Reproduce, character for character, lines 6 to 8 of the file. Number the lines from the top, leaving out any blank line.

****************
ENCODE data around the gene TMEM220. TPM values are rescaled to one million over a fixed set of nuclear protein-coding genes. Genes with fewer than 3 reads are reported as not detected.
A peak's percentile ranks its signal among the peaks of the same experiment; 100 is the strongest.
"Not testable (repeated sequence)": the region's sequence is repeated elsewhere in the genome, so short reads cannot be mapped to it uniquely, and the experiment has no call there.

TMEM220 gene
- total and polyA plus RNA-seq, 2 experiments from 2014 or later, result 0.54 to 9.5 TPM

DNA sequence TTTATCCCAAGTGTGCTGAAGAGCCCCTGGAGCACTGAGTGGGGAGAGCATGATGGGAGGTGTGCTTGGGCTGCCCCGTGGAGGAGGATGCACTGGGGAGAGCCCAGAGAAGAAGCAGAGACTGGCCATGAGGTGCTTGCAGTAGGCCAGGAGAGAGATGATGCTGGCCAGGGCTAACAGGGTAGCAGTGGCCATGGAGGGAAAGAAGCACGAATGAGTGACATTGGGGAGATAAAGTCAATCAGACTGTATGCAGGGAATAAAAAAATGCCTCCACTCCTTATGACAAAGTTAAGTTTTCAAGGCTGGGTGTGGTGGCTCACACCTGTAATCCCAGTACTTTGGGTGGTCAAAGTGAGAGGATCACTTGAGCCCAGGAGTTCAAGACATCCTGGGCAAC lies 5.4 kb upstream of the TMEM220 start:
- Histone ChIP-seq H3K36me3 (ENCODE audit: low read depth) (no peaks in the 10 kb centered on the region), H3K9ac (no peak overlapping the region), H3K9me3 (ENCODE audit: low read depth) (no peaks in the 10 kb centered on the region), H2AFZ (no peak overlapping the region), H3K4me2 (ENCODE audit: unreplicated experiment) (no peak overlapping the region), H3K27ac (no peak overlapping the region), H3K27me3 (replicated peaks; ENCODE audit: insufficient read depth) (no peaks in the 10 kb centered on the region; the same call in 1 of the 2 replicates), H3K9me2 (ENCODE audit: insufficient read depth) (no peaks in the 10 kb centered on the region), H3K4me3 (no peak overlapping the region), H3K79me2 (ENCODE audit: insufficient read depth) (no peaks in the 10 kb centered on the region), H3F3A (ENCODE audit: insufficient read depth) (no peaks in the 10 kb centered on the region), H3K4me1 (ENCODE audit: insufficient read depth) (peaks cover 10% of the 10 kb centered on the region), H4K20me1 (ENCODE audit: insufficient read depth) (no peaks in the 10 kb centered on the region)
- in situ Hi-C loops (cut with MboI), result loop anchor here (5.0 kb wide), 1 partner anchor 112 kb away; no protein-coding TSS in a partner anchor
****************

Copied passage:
DNA sequence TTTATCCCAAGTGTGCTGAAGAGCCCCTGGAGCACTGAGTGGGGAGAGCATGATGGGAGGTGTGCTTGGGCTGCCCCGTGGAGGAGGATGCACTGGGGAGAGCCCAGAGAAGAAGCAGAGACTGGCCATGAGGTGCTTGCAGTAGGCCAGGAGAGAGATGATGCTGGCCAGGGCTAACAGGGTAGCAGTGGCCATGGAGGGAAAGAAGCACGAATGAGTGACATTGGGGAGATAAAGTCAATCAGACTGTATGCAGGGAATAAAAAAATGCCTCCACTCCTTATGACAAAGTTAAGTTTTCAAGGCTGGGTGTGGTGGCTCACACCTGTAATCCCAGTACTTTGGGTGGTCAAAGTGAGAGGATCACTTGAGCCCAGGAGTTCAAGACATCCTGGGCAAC lies 5.4 kb upstream of the TMEM220 start:
- Histone ChIP-seq H3K36me3 (ENCODE audit: low read depth) (no peaks in the 10 kb centered on the region), H3K9ac (no peak overlapping the region), H3K9me3 (ENCODE audit: low read depth) (no peaks in the 10 kb centered on the region), H2AFZ (no peak overlapping the region), H3K4me2 (ENCODE audit: unreplicated experiment) (no peak overlapping the region), H3K27ac (no peak overlapping the region), H3K27me3 (replicated peaks; ENCODE audit: insufficient read depth) (no peaks in the 10 kb centered on the region; the same call in 1 of the 2 replicates), H3K9me2 (ENCODE audit: insufficient read depth) (no peaks in the 10 kb centered on the region), H3K4me3 (no peak overlapping the region), H3K79me2 (ENCODE audit: insufficient read depth) (no peaks in the 10 kb centered on the region), H3F3A (ENCODE audit: insufficient read depth) (no peaks in the 10 kb centered on the region), H3K4me1 (ENCODE audit: insufficient read depth) (peaks cover 10% of the 10 kb centered on the region), H4K20me1 (ENCODE audit: insufficient read depth) (no peaks in the 10 kb centered on the region)
- in situ Hi-C loops (cut with MboI), result loop anchor here (5.0 kb wide), 1 partner anchor 112 kb away; no protein-coding TSS in a partner anchor